Reports initially stated that Anello had been drinking and had dangled his granddaughter out the window, but Anello has denied those claims.
According to Puerto Rican authorities, Anello “negligently held” young Chloe out a window.
Anello told CBS This Morning:
“So I… was trying to stand her on a railing, and it happened in seconds.”
Tragically, Chloe fell 115 feet to her death from Anello’s arms onto the deck below.
Anello has maintained that he was unaware that a window was open, saying he saw a “wall of glass.”
The family has stated that Anello is color blind, which they claim meant he could not tell that one window in a bank of green-tinted ones was open.
In October 2020, Anello was charged with negligent homicide in Chloe’s death. Initially, he pled not guilty, but he changed to a guilty plea to avoid jail and “so his family could begin to move on from the tragedy.”
According to NBC News, family attorney Michael Winkleman asserted that the decision to enter this plea was “incredibly difficult.”
Winkleman told NBC:
“I’m not sure why they charged him with that [negligent homicide] because every single fact points to the fact that this was just an accident.”
Winkleman added in a statement:
“But because the plea agreement includes no jail time and no admission of facts, it was decided the plea deal is in the best interests of the family so that they can close this horrible chapter and turn their focus to mourning Chloe and fighting for cruise passenger safety by raising awareness about the need for all common carriers to adhere to window fall prevention laws designed to protect children from falling from windows.”
The man who pleaded guilty in the death of his 18-month-old granddaughter aboard a Royal Caribbean cruise ship in 2019 has been sentenced to three years of probation, according to a statement from the Puerto Rican government https://t.co/GCnpN6kp1f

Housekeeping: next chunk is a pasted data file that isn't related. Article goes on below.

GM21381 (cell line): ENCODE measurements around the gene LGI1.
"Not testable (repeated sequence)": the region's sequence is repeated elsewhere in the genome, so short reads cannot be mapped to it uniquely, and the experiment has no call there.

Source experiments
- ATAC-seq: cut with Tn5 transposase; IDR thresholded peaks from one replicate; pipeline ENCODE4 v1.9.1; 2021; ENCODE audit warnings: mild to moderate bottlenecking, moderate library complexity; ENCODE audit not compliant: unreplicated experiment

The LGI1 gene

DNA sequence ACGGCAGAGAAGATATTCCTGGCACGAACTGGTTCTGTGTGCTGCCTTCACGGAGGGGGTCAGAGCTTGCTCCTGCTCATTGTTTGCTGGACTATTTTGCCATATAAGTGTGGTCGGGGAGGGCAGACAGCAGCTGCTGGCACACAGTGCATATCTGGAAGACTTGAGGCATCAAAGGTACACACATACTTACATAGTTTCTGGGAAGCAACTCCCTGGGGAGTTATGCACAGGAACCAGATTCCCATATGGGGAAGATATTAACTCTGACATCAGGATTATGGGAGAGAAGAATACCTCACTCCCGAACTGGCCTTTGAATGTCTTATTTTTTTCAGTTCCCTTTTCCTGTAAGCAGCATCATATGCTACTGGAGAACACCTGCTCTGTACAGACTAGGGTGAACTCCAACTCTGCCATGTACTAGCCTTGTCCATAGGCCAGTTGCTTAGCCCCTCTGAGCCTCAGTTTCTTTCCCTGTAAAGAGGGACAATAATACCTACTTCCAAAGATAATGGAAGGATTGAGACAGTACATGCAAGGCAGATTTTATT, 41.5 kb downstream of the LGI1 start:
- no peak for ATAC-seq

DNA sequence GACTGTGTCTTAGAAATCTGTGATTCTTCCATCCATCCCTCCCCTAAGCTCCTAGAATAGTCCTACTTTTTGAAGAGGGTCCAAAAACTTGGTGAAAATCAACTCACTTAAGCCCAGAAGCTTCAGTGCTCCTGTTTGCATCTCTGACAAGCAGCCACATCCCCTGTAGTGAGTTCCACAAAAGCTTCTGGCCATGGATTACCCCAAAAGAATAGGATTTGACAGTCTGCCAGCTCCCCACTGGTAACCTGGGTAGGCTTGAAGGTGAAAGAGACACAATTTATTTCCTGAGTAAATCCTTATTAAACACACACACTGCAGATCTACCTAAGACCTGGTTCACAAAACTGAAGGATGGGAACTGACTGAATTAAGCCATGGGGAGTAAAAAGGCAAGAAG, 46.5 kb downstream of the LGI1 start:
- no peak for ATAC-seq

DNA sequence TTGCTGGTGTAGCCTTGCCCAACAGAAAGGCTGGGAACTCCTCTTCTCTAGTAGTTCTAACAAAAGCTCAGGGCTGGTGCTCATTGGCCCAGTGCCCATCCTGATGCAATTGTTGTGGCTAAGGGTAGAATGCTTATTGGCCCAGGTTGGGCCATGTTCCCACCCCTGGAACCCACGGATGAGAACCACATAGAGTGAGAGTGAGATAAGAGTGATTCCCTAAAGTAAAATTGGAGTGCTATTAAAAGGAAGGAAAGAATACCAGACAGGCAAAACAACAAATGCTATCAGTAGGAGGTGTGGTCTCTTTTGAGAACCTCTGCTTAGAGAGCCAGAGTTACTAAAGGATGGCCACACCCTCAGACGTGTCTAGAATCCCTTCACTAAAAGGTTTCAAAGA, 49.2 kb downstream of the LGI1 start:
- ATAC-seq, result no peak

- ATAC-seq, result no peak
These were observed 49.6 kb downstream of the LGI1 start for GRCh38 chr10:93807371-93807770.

— CNN (@CNN) February 8, 2021
Officials in Puerto Rico sentenced Anello to three years’ probation, which he will serve at home in Indiana.
After the sentencing, Anello stated:
“I feel a mixture of anger and relief. Relief that I will serve no jail time and that I did not have to admit any facts.
“Relief for my family so that we can close this chapter and move on together.”
According to CNN, Chloe’s parents, South Bend, IN, police officer Alan Wiegard and Kimberly Wiegard, “blamed Royal Caribbean, saying the window shouldn’t have been open.”
Attorney Michael Winkleman asserted:
“I think Royal Caribbean needs to answer this question, is, why would you ever, in a kids’ play area, put windows that passengers can open.
“And it was reasonable for Sam, the grandfather, to think that this was all glass, because from his perspective, it was all glass.”
Kimberly Wiegard told the Today Show:
“There are a million things that could’ve been done to make that safer.”
“I know my mom was asking people, ‘Why on earth is there a window open on the 11th floor without a screen or anything?’”
Just In: A grandfather who pleaded guilty to negligent homicide in the fall of his young granddaughter from an 11th-story window of a cruise ship docked in Puerto Rico was sentenced to three years’ probation https://t.co/7YXbnzhxT9
— NBCWashington (@nbcwashington) February 8, 2021
The family has filed a civil suit against Royal Caribbean, “claiming that warning signs about open windows could have prevented the toddler’s death.”
Royal Caribbean has filed a motion with the federal court in the Southern District of Florida, asking for dismissal of the suit.
Calling Chloe Wiegard’s death a “sad tragedy,” the company stated:
“[Anello’s] actions, which no reasonable person could have foreseen, were reckless and irresponsible and the sole reason why Chloe is no longer with her parents.”
The cruise line contends that Anello was aware that the window was open before he held Chloe up.
According to NBC News, Royal Caribbean has submitted to the court a series of still images taken from security video. The cruise line claims that one image shows Anello leaning out of the very same window through which Chloe fell.
The court motion reads:
“When he arrives at the open window, and while Chloe is on the floor, Mr. Anello leans his upper-torso over the wooden railing and out of the window frame for approximately eight seconds.”
It goes on to say:
“Because Mr. Anello had himself leaned out the window, he was well aware that the window is open.”
Family attorney Winkleman has countered that the pictures are “misleading,” but according to NBC, he “declined to elaborate” further.